When it comes to heart health, some factors are out of your control — like, yours Blood type. But other factors are more variable, including your diet.

Everyone from American Heart Association to the US Department of Health and Human Services He recommends making certain food choices to support a healthy heart. Because heart-healthy foods can reduce other cardiovascular problems — such as high blood pressure and high cholesterol — they’re worth considering when planning your weekly meals.

Keep reading to learn which foods to look for and what a heart-healthy diet looks like in general.

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What is a heart healthy diet?

Studies have revealed two things: the foods that are most dangerous for the heart and the foods that make them hard. Fortunately, you can’t hit with a bunch of curve balls. The best foods for heart health you probably already think are healthy. Likewise, not-so-heart-healthy foods may be on your radar because they’re not doing your body any favors.

Before we get in here, let’s say everything in moderation. Unless you already are Find out if you have heart health problemsYou don’t need to cut any foods or make drastic changes. We’re not saying you can’t have another bacon or another soda crack. Instead, remembering what a heart-healthy diet looks like can help you include more of those foods in your diet.

Now let’s talk in detail. According to the AAA and the Department of Health, a heart-healthy diet is rich in:

  • Production
  • Thin proteins
  • Complex carbohydrates rich in fiber
  • Healthy fats

A diet full of colorful fruits and vegetables, whole grains, and healthy proteins and fats provides your body with the fiber, vitamins, and minerals it needs to support a healthy heart.

On the production of the bright rainbow spectrum.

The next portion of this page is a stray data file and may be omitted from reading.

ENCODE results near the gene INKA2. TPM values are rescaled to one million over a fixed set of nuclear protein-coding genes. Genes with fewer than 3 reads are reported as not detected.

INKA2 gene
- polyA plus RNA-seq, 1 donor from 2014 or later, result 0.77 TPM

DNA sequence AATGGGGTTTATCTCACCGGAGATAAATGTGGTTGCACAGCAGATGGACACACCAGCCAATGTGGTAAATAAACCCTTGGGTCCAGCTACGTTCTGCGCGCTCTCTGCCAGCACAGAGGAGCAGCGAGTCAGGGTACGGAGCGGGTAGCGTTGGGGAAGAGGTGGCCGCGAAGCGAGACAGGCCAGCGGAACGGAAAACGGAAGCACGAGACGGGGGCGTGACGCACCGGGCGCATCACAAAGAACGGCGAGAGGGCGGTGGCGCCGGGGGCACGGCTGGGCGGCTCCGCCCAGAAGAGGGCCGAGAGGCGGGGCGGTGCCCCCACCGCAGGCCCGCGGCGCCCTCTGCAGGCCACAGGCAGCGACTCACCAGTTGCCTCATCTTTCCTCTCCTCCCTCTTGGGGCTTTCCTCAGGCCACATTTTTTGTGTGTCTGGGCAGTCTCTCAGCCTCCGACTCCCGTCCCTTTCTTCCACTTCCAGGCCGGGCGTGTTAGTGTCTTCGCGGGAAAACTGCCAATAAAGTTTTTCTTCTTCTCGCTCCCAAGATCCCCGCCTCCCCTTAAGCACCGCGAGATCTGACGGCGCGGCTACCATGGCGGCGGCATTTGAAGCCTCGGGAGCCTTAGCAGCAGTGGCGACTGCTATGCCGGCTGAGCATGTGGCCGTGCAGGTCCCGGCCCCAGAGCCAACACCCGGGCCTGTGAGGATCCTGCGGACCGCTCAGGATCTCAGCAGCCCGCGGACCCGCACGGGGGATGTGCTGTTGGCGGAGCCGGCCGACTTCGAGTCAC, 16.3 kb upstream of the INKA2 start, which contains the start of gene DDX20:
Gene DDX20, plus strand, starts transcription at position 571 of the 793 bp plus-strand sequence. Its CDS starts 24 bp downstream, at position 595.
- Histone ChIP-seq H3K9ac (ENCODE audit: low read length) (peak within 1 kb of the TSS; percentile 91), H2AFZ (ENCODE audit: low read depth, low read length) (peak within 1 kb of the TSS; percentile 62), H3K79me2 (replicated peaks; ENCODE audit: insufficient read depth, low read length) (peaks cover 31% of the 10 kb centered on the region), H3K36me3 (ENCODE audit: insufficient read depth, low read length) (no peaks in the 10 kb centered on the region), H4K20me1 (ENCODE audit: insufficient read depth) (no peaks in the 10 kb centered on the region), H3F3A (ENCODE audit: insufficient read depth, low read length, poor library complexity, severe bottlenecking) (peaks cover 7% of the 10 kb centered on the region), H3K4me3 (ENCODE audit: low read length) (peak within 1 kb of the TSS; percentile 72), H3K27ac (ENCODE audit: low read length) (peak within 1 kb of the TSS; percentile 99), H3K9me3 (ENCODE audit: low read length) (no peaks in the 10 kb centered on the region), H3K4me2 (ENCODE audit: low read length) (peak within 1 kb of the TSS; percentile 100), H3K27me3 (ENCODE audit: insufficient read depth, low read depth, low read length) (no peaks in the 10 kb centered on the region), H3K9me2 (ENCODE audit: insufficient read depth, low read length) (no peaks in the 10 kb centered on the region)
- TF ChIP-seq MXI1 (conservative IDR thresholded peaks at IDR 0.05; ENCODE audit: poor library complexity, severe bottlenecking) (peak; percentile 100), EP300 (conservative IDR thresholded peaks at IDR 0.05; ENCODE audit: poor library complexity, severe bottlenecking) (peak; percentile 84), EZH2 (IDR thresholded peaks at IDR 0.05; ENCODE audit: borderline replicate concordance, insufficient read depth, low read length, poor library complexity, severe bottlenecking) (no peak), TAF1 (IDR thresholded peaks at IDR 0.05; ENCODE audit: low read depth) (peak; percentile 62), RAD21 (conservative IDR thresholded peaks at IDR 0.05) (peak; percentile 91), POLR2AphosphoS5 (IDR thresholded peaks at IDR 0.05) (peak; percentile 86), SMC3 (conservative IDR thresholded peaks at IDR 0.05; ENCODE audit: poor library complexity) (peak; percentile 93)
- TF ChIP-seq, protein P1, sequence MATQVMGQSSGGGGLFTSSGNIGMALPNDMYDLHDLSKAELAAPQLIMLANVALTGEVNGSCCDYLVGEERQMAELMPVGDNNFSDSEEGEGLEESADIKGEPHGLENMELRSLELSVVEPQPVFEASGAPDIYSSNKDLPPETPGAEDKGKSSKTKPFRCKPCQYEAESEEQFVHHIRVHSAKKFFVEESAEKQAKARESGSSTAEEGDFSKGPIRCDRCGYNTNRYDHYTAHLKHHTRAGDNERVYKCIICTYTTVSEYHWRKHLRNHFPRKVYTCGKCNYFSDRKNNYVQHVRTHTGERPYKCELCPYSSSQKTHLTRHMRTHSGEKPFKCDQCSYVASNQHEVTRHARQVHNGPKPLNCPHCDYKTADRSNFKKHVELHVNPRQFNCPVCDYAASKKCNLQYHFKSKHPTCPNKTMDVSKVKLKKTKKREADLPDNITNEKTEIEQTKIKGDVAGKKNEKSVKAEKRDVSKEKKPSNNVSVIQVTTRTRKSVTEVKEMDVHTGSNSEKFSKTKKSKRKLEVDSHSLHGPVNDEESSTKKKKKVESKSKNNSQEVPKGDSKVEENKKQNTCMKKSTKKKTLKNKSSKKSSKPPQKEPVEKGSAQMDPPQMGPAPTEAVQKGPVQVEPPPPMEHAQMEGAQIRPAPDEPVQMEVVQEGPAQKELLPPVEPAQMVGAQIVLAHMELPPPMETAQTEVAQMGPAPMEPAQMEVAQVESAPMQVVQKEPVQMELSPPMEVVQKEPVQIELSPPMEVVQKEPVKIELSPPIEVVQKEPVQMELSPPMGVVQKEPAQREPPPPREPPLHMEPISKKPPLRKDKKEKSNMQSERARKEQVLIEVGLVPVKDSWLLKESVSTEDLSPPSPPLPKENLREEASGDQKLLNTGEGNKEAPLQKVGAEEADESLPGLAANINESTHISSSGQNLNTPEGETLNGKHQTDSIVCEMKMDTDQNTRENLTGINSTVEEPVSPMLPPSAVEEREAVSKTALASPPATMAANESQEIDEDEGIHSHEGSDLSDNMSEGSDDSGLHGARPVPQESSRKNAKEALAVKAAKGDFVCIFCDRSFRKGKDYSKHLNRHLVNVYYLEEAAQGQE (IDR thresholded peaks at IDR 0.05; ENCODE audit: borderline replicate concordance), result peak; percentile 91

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Conversely, if you’re trying to increase cardiovascular health, you’ll want to limit the following foods:

  • Trans fats
  • Saturated fats
  • Processed meats (eg lunch meats, salami and hot dogs)
  • Too much salt
  • Too much sugar
  • Refined carbohydrates (eg white bread and snacks)
  • Red meat
  • Excessive alcohol

If many of your favorites are on the less heart-healthy list, don’t panic. You can still include them in your diet (unless your doctor says otherwise). Make sure these foods don’t take up every meal, and try to add as many heart-healthy foods into your day as you can.

Heart-healthy foods

A man in a long brown coat browses the grocery aisle.

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If you want to get a better feel for what your next grocery trip will do for heart health, you can pick up items in these specific categories.

1. Fruits and vegetables

Remember the food pyramid back in the day? He was onto something. Your body benefits from eating less produce.

This is because vegetables and fruits pack a lot of nutrition into one bite. Bananas and sweet potatoes provide potassium. A key mineral for heart health. Cruciferous vegetables can help Prevention of clogged arteries. Leafy greens provide fiber, which can help Lower cholesterol and blood pressure.